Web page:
‘We all have a food story’: Antoni Porowski revisits his heritage and path to Queer Eye fame in a new cookbook | National Post
Amid the tortilla chips, burrito fixings and foil-wrapped trays laid out on Deanna Muñoz’s kitchen island, she lands on a plate of chiles rellenos. Chunky poblano peppers stuffed with melty cheese, lightly battered and deep-fried — “This is something I maybe know how to cook, but …” she tells Queer Eye’s food expert Antoni Porowski, trailing off hesitantly.
If you watched Season 4’s “A Tale of Two Cultures” episode of the Netflix reality show, chances are you shed at least a few tears. A Latino art advocate and fan of lowrider car culture, Kansas City, Mo.-based Muñoz felt stuck, opening up about her lack of confidence to express her passions and connect with her heritage.
Despite identifying as “150 per cent Chicana,” the second-generation Mexican American subject (“hero” in Queer Eye parlance) struggled with her inability to make Mexican meals or speak Spanish: “I’m living in a world where I’m not Mexican enough and I’m not white enough,” says Muñoz. Her story resonated with Porowski. Thrust into the spotlight when Queer Eye premiered in February 2018, self-doubt surfaced.
“I certainly felt that as well. I felt that discomfort: I’m not enough of a chef. I’m not gay enough. I’m not Polish enough,” he says. “That’s something that I still revisit every now and then, but it’s one of those things where … you’re always going to be too much of something or not enough of something to somebody else. Just focus on how you feel and how you identify.”
In writing his debut cookbook, Antoni in the Kitchen (Rux Martin Books/Houghton Mifflin Harcourt, 2019; with Mindy Fox), Porowski reflected on his own heritage. Born in Montreal to Polish parents, many of his family’s food traditions were rooted in Central Europe. Growing up, he describes his relationship with Polish food as “complicated.” Although he loved it as a child, he later pushed it aside, feeling “ashamed” of his name and the lunches he brought to school. It wasn’t until, as a Concordia University student working as a server at his Auntie Ewa’s Stash Café — “the rite of passage for anyone Polish Canadian in Montreal” — that he “fell back in love with the food again.”
In the book, recipes for fortifying Polish meals — tangy żurek (“the Polish hangover soup”) and meaty bigos (hunter’s stew) — sit alongside “healthyish” weeknight dishes (smoky chicken skillet fajitas), his favourite recipes for entertaining (Alsatian tarte flambée three ways; spicy fennel frico), and takes on American comfort foods, including an exceptionally cheesy turkey meatloaf (a cheese lover, Porowski generously tucks an entire block of cheddar inside), and herby mac and cheese with peas (one of his top 10 culinary mantras is “frozen peas for president”).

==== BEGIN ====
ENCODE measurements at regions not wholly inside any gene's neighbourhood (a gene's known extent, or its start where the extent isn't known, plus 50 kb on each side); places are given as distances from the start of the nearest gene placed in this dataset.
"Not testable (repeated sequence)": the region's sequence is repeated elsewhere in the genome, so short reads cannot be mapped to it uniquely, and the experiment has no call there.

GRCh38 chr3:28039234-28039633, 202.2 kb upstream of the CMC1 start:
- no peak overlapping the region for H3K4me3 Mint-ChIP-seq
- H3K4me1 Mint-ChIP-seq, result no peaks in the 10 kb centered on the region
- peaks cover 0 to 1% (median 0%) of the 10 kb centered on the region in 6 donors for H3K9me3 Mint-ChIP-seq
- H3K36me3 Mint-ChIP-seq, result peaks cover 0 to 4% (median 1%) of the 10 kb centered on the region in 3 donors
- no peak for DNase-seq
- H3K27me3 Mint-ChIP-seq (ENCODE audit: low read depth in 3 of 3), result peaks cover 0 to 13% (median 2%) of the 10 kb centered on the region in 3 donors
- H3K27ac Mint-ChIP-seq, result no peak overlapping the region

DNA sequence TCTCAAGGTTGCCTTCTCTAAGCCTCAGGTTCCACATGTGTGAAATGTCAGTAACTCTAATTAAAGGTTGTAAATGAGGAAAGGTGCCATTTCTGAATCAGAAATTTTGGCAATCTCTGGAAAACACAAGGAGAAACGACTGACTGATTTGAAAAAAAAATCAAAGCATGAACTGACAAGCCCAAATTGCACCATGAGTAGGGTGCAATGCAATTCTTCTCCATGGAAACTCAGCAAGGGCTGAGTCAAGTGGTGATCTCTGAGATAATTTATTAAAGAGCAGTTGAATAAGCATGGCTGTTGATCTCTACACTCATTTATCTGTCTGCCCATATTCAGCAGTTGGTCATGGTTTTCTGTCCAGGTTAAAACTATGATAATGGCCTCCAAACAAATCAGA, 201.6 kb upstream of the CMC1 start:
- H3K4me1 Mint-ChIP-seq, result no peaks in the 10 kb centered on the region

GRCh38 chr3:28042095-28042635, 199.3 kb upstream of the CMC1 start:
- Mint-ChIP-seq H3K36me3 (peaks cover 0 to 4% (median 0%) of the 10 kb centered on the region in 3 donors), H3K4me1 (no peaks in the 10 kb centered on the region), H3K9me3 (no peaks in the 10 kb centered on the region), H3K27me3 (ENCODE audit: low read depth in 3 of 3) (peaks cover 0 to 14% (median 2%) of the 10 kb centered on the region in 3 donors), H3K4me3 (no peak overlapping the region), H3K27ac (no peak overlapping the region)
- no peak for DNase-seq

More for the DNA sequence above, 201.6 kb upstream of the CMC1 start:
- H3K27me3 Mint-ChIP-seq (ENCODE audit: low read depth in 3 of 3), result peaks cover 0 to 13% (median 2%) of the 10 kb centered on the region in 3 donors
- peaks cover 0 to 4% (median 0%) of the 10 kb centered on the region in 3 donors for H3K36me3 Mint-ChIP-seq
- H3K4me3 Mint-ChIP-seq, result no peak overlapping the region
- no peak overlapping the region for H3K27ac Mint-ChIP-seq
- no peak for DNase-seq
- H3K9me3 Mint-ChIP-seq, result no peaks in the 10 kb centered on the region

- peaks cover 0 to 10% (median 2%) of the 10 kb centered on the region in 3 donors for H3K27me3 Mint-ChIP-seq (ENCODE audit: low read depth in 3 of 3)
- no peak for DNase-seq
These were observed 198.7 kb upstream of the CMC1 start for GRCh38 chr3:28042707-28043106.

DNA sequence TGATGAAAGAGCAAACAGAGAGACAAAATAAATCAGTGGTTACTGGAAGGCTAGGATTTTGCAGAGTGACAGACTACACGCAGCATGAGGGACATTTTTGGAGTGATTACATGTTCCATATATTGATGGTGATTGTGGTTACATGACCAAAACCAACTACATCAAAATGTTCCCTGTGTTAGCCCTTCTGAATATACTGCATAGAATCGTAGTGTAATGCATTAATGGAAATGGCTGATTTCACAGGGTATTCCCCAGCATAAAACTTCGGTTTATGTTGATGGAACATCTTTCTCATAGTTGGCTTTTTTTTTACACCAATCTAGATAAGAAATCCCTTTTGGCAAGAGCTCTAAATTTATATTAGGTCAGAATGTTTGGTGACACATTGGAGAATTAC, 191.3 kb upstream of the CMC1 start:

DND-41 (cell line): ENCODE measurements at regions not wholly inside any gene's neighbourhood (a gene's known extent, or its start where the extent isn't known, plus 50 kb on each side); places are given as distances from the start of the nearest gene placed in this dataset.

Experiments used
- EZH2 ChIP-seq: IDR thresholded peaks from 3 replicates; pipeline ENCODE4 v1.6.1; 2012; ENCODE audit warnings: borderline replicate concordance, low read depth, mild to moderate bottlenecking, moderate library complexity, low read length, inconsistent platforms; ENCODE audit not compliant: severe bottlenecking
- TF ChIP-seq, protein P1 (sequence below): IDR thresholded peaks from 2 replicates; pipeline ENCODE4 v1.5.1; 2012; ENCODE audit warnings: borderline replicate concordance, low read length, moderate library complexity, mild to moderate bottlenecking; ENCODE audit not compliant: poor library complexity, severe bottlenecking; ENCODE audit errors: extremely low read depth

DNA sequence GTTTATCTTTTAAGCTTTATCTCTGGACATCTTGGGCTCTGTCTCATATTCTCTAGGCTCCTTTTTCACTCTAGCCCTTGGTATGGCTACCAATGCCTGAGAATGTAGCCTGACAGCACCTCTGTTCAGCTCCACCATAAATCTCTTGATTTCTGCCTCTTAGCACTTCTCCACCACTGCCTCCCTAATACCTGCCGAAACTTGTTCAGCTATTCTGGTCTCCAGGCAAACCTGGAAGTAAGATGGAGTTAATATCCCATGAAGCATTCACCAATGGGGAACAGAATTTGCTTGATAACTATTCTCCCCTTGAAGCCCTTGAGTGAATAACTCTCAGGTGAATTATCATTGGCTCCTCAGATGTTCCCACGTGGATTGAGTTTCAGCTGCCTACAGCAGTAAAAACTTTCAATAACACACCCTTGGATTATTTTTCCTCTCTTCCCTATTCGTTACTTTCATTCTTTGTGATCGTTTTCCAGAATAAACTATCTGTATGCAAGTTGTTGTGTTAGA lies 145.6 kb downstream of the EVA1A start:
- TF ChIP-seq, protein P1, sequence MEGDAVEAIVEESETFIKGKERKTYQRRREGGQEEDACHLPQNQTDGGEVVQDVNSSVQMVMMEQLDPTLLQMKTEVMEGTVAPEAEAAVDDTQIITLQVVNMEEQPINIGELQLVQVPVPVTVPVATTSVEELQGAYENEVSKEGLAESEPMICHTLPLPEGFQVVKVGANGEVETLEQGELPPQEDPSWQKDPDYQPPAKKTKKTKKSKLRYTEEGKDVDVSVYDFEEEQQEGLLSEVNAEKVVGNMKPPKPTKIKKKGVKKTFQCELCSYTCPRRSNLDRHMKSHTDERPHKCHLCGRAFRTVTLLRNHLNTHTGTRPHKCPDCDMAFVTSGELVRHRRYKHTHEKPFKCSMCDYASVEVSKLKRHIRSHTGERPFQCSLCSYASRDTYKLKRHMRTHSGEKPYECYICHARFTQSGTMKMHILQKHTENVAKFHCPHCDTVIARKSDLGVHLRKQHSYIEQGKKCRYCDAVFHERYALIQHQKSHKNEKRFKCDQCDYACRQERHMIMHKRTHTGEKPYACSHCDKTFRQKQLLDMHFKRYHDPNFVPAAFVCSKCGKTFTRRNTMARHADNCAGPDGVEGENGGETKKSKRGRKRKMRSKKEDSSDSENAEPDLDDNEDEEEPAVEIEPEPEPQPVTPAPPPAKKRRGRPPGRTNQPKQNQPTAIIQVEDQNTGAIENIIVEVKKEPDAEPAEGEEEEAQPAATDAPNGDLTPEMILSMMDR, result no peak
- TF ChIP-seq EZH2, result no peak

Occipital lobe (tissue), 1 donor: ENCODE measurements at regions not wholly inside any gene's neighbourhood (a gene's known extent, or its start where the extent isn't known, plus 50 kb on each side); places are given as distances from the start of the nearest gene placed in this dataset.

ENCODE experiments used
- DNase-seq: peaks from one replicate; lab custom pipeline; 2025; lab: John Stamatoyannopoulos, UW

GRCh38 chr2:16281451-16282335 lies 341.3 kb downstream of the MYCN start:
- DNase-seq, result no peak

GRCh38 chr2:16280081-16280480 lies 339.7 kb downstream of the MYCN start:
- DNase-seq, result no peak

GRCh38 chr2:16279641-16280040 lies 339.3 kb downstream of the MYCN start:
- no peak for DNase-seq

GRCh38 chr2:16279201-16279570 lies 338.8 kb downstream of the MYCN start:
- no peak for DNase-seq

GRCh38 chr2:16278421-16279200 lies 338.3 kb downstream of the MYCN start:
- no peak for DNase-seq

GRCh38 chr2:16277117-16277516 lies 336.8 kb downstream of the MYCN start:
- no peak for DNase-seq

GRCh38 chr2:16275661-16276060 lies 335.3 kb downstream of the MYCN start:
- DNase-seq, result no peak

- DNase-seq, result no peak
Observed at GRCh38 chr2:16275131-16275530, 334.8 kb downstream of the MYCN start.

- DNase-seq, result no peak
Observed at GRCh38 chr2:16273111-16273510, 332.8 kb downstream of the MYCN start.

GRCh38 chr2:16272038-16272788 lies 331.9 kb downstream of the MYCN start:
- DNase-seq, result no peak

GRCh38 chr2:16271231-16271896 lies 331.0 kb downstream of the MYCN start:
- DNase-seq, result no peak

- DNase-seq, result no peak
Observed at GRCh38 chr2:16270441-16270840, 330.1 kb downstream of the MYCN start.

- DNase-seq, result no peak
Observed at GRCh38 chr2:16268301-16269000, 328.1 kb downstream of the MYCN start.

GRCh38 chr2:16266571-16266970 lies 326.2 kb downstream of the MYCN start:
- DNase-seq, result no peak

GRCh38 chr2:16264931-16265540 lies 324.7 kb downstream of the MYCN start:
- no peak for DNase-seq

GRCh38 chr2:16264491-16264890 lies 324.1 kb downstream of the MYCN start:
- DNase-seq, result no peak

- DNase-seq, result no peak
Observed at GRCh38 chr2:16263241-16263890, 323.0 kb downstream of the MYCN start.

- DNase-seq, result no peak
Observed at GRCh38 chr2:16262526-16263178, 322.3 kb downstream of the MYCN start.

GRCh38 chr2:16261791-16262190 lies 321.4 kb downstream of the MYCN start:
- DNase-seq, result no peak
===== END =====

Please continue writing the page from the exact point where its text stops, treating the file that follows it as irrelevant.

“When I was writing the cookbook, I felt like what a beautiful opportunity to really honour those recipes and those dishes that I had, and show how I’d been able to evolve them,” says Porowski of contemplating his family’s food. “It ties into my cultural identity (in that) you take the things that your parents taught you and you figure out how to make it your own.”
He takes a personal approach throughout the book, retracing his path from Montreal to New York City (and Queer Eye) in an intimate introduction, and sharing pivotal food memories in recipe headnotes. A self-professed fan of nostalgia and all things retro, it’s a glimpse at the dishes he turns to for comfort and connection. Initially criticized by some viewers for his stripped down cooking style, Porowski comes across as an enthusiastic food lover with imagination and sensitivity.
Self-taught, he honed his technique by watching chefs and cooking show hosts like Julia Child. Ease and approachability have become his culinary hallmarks on the show, and while he continues in this vein, he presents a wide range in Antoni in the Kitchen. His recipe for radishes in pink peppercorn-and-chive butter calls for just five ingredients, for example; żurek, with its sour rye soup starter, offers a multiday gateway to fermentation.
“Just like on Queer Eye, I’m always reminded to keep it simple so that people can relate and it’s something that they actually want to recreate again … Everything (in the book) has been driven by my life and my experiences, and interacting with people — whether it’s significant others or family members or friends or people I’m trying to impress or say sorry to,” says Porowski.
“We all have a food story. I don’t care if you’re as passionate about food and obsessive as I am about it, but we all have those dishes that were there to help us through our university years, when we were growing up with our parents, when we had our first apartment, to dinner parties, to engagement parties. Every single special occasion. All the important life moments that I’ve ever had have always had food involved in some way, shape or form. And I want people to look at their lives and get excited … and just know that it’s such an incredible way to connect with other people.”
This content was originally published here.